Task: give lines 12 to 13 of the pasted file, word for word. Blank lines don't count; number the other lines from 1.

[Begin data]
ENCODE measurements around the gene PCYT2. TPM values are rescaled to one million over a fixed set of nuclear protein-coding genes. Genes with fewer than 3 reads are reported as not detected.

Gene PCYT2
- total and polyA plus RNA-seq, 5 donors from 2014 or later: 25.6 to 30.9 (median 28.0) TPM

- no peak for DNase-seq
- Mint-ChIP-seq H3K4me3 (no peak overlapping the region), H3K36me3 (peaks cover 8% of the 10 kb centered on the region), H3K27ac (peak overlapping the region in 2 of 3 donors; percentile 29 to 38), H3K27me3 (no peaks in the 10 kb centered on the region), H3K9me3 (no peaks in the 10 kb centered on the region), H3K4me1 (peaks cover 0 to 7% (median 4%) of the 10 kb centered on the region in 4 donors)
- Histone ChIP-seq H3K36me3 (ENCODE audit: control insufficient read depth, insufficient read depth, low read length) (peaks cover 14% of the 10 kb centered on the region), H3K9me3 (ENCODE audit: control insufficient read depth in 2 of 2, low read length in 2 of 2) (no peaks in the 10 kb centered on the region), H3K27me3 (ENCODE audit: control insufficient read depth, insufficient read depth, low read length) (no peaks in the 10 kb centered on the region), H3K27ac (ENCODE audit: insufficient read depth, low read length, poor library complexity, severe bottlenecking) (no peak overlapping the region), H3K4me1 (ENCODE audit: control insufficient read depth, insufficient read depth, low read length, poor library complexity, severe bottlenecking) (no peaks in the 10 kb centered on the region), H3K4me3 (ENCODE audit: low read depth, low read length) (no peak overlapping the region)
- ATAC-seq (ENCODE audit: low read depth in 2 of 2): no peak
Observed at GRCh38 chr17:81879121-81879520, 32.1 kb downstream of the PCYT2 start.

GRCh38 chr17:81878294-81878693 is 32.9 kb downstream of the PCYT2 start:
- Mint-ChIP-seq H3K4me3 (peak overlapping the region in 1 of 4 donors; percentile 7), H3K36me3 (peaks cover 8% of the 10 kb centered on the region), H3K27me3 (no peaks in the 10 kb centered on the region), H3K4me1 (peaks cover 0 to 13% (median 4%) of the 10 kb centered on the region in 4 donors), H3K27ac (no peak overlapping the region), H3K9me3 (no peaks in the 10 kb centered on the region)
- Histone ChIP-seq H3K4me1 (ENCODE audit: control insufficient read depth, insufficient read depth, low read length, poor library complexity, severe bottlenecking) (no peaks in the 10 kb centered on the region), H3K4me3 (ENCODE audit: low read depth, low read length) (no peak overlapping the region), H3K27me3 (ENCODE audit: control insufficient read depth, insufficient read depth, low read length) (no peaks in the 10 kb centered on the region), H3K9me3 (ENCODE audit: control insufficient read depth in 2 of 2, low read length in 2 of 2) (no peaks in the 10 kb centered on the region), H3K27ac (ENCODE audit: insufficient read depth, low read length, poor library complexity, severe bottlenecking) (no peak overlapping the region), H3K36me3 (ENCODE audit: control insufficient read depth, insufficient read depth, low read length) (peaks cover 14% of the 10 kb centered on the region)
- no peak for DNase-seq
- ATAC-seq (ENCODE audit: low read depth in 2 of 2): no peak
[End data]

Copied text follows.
- no peak for DNase-seq
- ATAC-seq (ENCODE audit: low read depth in 2 of 2): no peak